ENGLEWOOD, Colo. -- When Mike Shanahan brings his Washington Redskins offense to Denver Sunday, the folks in the seats at Sports Authority Field at Mile High will certainly see a little of the league's new-age style with Robert Griffin III at quarterback.
But many will see what they’ve seen so many times before, with so many 100-yard games from so many backs, a pile of dominating wins and Mile High salutes. They will see a late-round draft pick -- Alfred Morris, Redskins’ sixth-rounder in 2012 -- working behind an offensive line with five players drilled to move as one, to fire out, all in one direction, to sweep defenders away like a windshield wiper.
They will see, once again, Mike Shanahan’s zone run game. And in an increasingly pass-happy world, Shanahan still believes there is a place for a run game.
“No. 1, you need great players,’’ Shanahan said. “You’ve got to have everybody that buys in … you’ve got to have some very unselfish wide receivers, tight ends, offensive linemen, quarterbacks.’’
And how the Broncos, who have faced just one team that has run it more than they passed it this season, handle that will have a lot to do with how Sunday goes. They do have some inside information, however, on Shanahan's staples.
Alex Gibbs, who carries the title of Broncos offensive consultant, was a long-time Shanahan assistant in Denver, including the two Super Bowl wins during Shanahan’s tenure. Also, the quarterback behind center for those teams -- John Elway -- runs the Broncos’ football operations, so when the Redskins move from the read-option to the traditional zone run game, the Broncos will know what’s coming.
But knowing what’s coming and stopping it has always been the riddle of Shanahan’s run game. Gibbs, Shanahan and Redskins running backs coach Bobby Turner have been at the heart of it all since Shanahan was hired by Pat Bowlen in Denver in 1995.
And Turner has certainly been the under-the-radar guy of the triumvirate. The late Mike Heimerdinger, also a long-time Broncos assistant and Shanahan’s former college roommate at Eastern Illinois, routinely joked before every draft “if Bobby likes a running back then I like him a lot, too.’’
They never felt the need to like that running back in the first round. Since the start of the 1995 season the Broncos have had 18 different running backs rush for at least 100 yards in a game, 14 of those backs played for Shanahan in Denver. And none of the 14 who played for Shanahan was a first-round pick. The closest were Clinton Portis, who was a second-round selection in the 2002 draft, and Tatum Bell, a second-rounder in 2004.
But Terrell Davis was a sixth-round pick (’95), Mike Anderson was a sixth-round pick (’00), Olandis Gary was a fourth-round pick (’99), Quentin Griffin was a fourth-round pick (’03), Peyton Hillis was a seventh-round pick (’08) while both Mike Bell and Selvin Young were signed as undrafted rookies in 2006 and 2007, respectively.
Toss in Reuben Droughns, who was signed as a fullback after he had been released by the Lions, and it should shock that the Redskins took Morris on the draft’s third day and he went on to roll up 1,613 rushing yards last season.
“You know what you’re getting there,’’ Broncos cornerback Champ Bailey has said. “It’s all discipline, one-cut running backs who don’t waste steps and they’re coaching it the same way and finding the right guys. That's hard to stop when everybody sticks to what they're supposed to do. We know what it looks like -- we used to see it every day.’’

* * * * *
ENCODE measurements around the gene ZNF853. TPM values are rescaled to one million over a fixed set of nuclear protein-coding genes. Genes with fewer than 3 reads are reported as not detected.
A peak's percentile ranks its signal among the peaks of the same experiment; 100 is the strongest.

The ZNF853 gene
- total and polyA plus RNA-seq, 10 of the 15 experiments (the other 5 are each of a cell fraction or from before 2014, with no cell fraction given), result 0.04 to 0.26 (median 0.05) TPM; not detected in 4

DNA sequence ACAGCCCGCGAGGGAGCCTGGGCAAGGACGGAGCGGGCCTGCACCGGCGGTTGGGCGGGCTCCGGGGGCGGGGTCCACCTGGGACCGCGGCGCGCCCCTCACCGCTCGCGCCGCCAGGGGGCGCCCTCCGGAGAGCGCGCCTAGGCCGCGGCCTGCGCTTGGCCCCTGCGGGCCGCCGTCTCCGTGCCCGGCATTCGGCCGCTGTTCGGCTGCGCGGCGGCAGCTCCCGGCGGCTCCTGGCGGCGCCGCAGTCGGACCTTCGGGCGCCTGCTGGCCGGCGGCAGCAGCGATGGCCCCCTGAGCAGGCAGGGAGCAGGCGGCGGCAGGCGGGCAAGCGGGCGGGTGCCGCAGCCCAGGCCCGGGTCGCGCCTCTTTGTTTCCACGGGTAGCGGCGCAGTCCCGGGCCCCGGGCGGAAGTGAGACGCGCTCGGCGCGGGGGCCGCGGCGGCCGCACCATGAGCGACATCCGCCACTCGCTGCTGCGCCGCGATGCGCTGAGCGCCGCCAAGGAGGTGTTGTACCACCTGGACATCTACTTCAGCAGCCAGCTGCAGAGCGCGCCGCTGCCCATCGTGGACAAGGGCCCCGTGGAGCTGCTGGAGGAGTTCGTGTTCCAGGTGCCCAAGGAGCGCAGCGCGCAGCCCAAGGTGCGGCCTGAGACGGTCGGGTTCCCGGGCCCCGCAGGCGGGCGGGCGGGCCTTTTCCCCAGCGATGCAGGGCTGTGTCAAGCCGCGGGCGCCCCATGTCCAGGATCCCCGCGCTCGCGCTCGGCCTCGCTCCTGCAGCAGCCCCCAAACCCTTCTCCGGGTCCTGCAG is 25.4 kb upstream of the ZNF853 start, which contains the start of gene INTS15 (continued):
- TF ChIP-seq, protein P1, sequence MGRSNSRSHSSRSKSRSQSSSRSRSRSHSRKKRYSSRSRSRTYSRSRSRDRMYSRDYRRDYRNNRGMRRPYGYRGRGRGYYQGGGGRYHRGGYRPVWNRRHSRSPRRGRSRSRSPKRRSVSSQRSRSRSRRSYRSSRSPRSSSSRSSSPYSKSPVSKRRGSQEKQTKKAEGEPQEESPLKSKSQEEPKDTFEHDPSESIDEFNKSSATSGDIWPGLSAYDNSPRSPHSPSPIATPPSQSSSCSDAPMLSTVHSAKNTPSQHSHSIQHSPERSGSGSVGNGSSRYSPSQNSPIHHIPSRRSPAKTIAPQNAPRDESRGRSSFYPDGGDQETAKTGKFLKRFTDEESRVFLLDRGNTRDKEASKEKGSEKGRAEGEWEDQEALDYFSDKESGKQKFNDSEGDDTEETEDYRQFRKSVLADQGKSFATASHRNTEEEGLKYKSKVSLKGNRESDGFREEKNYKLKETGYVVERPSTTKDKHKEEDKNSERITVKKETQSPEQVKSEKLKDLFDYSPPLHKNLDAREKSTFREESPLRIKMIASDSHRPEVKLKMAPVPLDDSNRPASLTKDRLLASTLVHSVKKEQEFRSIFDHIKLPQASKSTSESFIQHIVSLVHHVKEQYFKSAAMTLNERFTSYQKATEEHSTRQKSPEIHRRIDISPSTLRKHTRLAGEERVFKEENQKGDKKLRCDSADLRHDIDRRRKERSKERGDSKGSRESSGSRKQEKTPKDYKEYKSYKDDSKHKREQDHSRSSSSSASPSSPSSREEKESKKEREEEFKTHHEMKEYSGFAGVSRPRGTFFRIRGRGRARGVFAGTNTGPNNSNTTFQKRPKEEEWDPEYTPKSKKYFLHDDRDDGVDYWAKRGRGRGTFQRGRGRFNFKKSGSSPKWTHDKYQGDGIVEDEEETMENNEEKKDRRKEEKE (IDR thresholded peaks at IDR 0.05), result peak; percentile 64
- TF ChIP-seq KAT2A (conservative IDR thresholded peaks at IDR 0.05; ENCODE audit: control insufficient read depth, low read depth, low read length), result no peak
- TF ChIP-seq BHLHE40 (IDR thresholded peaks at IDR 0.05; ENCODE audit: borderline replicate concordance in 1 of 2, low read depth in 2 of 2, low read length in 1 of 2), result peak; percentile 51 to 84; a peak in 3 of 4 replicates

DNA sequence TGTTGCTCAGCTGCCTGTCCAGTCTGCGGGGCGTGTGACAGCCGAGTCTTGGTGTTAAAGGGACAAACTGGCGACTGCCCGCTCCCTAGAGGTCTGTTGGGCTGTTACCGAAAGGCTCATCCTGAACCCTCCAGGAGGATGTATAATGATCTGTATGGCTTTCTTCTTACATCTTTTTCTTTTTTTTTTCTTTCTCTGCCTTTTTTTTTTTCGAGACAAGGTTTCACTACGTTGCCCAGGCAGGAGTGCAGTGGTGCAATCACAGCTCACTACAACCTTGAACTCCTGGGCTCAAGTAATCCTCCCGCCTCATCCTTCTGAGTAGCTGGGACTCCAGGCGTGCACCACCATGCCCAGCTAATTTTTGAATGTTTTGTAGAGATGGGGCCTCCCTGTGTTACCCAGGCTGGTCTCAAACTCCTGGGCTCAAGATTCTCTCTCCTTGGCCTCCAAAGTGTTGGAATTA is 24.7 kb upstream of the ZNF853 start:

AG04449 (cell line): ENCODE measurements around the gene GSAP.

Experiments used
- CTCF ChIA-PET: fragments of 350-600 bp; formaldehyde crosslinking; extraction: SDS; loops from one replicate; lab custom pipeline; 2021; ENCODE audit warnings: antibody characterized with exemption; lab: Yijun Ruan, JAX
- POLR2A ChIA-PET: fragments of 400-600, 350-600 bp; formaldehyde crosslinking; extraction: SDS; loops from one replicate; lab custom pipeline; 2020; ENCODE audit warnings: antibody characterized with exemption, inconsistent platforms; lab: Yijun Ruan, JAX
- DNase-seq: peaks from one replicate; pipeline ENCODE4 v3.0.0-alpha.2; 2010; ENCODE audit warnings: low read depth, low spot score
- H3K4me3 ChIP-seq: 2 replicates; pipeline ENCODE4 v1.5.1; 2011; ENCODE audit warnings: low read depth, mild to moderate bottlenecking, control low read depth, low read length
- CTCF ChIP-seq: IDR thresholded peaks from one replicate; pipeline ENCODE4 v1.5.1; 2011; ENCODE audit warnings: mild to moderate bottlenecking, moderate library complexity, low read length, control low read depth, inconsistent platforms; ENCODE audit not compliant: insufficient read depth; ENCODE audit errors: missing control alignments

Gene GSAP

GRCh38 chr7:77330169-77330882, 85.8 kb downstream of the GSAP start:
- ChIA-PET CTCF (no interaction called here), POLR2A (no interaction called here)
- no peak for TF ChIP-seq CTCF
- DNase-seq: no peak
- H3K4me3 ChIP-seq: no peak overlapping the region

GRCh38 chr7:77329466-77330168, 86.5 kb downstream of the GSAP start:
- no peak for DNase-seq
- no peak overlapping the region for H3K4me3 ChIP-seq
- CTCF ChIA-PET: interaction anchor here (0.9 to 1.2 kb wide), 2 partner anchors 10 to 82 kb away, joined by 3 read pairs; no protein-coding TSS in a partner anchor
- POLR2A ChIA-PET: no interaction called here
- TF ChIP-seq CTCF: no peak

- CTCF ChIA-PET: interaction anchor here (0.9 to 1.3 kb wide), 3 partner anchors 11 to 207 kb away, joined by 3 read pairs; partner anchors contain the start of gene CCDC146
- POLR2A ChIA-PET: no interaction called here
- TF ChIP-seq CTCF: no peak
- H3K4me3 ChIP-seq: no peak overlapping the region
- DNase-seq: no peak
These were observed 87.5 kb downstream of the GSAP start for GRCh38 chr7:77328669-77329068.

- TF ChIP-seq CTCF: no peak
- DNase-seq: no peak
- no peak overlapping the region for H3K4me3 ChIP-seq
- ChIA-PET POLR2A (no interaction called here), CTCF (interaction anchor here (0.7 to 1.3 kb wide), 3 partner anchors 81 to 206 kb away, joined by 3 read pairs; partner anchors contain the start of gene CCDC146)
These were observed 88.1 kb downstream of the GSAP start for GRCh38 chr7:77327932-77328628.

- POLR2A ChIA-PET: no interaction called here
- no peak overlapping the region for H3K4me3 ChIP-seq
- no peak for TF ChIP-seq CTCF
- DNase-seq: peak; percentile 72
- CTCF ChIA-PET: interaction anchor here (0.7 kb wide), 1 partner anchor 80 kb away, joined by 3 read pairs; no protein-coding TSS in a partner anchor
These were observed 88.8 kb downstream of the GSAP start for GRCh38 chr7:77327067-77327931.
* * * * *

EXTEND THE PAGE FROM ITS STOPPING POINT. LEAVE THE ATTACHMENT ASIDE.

Morris is another classic find. He showed up to the Senior Bowl in January of 2012, where the Redskins staff was coaching, as a late addition. He was almost sent home because the Washington coaches had wanted a fullback, not another running back, but Morris volunteered on the spot to play fullback. He did not get a carry in the game, but Shanahan said the coaches had seen enough to keep his name handy on the draft weekend.
Morris is currently ninth in the NFL in rushing with 472 yards, but he leads the league’s running backs at 5.2 yards per carry. Washington also figures to be the sternest test of the season for the Broncos' base defense after the Colts rode a far more balanced attack than most opponents have offered to a 39-33 win this past Sunday night.
With the Broncos having sported big leads early in most games, opposing offenses have collectively ditched the run. The Ravens threw the ball 41 more times than they ran it, the Giants 30 more times, Jacksonville 15 more times and Dallas 22 more times without a rushing attempt in the fourth quarter. In the Broncos’ only loss, the Colts had seven more passes than runs.
The Eagles, who rushed for 166 yards in a Week 4 loss to the Broncos, ran it four more times than they threw it in the game.
The Broncos expect the Redskins, who threw it 70.9 percent of the time in their 0-3 start, to operate more as they have over the past two weeks -- Washington is 2-1 in those games. Over their past three games the Redskins have run the ball on 52 percent of their offensive snaps.
“Their last couple of weeks -- well over 400 yards of total offense, over 200 yards rushing -- 45 points last week in the win, they’re obviously better,’’ Broncos defensive coordinator Jack Del Rio said. "It looks like [Griffin] is getting healthier as the year goes on.''
“If you can run the football and the defense has to respect it, I think it gives you a big advantage once you get to the playoffs to have a chance to win,’’ Shanahan said. “ … The defense can usually take a way a one-dimensional team, but when you can do both, it really puts a lot of pressure on a defense.’’